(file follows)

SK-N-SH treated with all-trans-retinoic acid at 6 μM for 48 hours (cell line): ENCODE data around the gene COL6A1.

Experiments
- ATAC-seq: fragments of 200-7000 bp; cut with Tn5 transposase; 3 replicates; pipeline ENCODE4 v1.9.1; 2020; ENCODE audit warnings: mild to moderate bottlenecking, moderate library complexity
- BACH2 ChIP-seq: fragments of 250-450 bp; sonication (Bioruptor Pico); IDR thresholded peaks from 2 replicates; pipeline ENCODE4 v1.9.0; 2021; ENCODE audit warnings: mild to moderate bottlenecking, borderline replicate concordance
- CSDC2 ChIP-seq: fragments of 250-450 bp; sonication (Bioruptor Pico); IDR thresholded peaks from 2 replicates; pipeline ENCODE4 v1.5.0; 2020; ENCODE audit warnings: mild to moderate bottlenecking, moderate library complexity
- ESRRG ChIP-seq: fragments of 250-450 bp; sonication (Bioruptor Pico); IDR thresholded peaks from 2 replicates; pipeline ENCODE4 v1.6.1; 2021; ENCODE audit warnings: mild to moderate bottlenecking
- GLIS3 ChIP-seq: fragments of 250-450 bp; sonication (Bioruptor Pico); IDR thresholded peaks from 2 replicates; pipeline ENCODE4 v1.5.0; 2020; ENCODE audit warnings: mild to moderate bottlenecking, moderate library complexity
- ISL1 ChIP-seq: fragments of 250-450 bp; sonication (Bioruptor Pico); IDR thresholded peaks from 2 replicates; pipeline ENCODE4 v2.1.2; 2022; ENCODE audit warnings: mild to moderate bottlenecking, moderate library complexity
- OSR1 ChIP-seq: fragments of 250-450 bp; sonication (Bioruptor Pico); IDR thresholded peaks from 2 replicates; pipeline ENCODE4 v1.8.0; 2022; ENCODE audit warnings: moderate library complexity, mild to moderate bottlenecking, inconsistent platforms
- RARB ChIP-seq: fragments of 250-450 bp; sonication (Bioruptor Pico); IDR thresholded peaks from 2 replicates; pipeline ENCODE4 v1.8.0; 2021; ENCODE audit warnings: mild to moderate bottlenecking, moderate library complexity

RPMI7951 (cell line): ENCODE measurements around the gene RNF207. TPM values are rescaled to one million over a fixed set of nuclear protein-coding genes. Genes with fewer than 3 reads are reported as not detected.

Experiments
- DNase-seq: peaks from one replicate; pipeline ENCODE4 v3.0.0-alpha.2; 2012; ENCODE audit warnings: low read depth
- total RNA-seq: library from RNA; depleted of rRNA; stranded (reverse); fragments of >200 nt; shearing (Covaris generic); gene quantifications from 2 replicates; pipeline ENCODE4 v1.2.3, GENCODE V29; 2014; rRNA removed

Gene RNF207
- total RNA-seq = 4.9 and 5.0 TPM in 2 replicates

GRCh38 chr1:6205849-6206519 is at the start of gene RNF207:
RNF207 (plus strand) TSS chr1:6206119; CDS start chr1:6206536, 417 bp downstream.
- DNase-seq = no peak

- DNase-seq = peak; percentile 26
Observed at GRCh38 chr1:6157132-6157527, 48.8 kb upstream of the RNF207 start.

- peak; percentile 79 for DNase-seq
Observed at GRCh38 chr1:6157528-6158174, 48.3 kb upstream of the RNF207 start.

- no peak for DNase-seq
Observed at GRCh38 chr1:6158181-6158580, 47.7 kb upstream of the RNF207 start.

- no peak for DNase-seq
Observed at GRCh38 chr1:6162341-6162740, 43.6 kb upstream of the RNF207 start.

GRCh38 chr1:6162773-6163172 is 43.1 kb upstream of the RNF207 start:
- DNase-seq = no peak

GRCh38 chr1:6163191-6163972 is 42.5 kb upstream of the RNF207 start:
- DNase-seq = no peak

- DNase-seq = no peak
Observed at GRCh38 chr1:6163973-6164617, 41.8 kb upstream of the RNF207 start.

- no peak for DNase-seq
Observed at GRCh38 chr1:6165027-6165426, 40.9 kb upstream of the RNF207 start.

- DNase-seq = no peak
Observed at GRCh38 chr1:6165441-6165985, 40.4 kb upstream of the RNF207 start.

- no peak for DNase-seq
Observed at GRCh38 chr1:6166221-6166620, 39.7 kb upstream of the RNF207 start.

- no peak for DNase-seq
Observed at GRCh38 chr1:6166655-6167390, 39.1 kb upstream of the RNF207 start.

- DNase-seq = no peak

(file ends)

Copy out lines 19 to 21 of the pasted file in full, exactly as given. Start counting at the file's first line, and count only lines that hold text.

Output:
- DNase-seq = no peak

- DNase-seq = peak; percentile 26
Observed at GRCh38 chr1:6157132-6157527, 48.8 kb upstream of the RNF207 start.